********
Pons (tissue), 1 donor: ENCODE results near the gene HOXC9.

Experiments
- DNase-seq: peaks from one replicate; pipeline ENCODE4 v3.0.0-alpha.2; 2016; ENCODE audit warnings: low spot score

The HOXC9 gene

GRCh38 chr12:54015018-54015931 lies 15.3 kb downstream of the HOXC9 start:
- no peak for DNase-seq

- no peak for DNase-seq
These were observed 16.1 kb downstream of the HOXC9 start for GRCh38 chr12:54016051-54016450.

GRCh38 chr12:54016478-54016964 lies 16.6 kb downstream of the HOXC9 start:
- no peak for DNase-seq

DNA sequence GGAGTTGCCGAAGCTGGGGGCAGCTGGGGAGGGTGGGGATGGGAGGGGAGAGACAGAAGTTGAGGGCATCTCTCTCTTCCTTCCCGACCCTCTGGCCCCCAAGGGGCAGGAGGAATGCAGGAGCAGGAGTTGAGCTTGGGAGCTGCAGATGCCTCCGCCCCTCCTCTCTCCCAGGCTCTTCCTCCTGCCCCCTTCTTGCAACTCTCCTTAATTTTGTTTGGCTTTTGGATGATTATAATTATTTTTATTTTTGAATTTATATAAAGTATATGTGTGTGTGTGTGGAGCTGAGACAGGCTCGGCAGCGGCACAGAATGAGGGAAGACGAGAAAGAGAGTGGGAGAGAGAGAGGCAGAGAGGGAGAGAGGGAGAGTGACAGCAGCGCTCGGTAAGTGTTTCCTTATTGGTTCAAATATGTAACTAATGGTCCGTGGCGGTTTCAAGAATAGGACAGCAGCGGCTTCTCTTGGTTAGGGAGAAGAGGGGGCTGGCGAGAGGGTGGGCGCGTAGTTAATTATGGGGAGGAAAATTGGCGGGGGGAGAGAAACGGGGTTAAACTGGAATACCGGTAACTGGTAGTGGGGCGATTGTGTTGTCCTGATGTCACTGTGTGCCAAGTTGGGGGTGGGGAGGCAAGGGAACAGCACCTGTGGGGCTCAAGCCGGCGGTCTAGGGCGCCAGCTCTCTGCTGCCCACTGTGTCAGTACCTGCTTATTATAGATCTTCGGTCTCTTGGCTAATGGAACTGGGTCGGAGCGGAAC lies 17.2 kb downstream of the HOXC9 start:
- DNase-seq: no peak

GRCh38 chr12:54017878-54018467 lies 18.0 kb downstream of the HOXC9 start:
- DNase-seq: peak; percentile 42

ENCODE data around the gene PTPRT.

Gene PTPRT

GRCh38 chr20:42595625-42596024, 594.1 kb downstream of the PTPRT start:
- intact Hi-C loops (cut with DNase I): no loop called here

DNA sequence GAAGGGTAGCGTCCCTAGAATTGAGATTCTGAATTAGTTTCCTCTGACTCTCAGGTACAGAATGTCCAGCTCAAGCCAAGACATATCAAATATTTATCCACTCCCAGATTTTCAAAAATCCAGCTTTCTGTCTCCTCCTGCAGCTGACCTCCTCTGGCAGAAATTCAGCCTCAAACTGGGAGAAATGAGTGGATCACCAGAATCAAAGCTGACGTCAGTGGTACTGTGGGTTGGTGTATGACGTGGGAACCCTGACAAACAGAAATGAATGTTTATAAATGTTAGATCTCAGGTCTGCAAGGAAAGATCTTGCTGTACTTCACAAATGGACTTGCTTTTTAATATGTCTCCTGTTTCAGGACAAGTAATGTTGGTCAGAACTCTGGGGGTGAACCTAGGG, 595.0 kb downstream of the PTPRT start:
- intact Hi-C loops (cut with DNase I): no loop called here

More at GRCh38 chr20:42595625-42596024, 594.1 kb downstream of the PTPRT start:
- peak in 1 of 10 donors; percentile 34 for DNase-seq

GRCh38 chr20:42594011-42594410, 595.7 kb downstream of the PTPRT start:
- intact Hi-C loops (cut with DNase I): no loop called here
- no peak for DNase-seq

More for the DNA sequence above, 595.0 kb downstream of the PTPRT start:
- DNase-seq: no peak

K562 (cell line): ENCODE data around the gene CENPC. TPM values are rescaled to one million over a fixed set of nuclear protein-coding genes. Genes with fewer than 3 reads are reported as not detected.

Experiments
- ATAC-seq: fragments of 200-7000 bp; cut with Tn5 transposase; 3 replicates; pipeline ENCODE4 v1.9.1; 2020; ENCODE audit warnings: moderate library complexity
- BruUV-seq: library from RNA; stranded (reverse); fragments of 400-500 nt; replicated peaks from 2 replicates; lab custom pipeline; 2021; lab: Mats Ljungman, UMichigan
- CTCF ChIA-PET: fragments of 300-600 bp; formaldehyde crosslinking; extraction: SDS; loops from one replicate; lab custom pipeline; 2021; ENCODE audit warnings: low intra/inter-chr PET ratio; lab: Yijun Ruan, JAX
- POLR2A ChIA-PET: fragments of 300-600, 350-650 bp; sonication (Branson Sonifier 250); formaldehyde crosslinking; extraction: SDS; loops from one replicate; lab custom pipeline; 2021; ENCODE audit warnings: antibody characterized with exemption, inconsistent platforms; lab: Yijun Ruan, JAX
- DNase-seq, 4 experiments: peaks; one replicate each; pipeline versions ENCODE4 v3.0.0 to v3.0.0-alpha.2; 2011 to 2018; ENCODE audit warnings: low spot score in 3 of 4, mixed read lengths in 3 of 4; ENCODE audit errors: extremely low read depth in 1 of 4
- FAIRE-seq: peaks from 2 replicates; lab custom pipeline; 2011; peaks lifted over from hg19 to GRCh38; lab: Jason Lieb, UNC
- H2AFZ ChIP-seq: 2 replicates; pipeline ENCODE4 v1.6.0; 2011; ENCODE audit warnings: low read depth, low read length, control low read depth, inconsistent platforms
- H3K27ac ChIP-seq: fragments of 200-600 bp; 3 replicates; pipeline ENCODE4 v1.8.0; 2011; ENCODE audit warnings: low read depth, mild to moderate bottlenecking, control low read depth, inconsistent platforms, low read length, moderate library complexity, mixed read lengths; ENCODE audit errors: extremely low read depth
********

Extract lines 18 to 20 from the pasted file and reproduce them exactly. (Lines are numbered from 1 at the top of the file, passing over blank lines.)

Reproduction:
- intact Hi-C loops (cut with DNase I): no loop called here

DNA sequence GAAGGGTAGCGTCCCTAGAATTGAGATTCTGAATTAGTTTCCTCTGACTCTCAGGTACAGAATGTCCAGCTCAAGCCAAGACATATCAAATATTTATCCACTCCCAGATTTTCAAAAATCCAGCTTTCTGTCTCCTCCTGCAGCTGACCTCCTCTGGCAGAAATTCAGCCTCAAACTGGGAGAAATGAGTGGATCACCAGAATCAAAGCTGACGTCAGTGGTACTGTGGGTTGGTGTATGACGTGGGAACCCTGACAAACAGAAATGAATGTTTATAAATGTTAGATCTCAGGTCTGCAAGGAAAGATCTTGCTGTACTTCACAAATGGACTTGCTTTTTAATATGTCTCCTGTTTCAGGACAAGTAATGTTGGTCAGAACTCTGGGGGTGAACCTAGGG, 595.0 kb downstream of the PTPRT start:
- intact Hi-C loops (cut with DNase I): no loop called here